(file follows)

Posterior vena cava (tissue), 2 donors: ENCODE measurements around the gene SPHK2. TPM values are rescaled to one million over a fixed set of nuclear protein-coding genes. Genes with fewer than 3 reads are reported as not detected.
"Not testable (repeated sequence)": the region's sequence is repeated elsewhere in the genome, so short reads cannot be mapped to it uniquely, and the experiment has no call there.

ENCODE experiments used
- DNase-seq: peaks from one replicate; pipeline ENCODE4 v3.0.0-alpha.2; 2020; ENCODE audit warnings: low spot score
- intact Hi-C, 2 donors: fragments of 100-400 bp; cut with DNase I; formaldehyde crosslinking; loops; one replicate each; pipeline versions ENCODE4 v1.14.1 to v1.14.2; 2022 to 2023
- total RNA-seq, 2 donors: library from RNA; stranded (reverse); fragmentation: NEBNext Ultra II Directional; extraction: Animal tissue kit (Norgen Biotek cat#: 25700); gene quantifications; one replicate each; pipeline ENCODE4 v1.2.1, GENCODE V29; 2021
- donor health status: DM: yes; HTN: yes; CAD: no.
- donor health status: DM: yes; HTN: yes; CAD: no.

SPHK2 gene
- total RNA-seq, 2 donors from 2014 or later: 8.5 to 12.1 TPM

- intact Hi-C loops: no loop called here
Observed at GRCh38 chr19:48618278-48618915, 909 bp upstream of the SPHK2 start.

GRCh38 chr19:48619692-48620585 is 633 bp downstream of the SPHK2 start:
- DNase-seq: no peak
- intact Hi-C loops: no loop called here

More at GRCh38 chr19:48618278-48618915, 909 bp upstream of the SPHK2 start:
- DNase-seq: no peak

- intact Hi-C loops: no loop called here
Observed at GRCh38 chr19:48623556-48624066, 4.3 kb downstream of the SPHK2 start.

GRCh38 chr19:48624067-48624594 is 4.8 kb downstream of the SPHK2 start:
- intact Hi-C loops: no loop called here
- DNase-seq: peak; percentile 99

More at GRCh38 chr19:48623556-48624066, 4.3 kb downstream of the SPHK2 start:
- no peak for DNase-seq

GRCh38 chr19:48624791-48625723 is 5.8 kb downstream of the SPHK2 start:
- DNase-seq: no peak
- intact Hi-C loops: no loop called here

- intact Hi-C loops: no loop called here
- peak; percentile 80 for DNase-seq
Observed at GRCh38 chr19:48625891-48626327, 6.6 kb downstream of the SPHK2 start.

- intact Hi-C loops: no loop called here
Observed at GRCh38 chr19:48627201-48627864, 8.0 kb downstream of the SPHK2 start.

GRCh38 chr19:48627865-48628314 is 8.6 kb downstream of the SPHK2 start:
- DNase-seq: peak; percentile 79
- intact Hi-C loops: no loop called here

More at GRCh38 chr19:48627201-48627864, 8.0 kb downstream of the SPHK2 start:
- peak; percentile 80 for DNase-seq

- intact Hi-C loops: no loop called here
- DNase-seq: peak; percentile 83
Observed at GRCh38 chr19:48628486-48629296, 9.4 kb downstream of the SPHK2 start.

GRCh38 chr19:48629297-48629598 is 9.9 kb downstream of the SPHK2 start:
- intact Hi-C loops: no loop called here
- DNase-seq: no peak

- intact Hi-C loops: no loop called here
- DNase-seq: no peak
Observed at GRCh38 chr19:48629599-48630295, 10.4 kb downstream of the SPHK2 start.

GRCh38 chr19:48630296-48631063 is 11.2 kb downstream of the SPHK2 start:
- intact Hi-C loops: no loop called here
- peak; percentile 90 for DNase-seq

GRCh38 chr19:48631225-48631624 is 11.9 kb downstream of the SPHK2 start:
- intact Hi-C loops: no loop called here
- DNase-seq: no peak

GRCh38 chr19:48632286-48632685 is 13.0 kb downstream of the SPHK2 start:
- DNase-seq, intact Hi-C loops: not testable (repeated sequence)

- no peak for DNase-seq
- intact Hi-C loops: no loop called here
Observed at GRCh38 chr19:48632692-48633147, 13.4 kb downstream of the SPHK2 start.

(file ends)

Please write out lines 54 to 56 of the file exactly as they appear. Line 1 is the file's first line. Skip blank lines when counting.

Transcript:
- DNase-seq, intact Hi-C loops: not testable (repeated sequence)

- no peak for DNase-seq
- intact Hi-C loops: no loop called here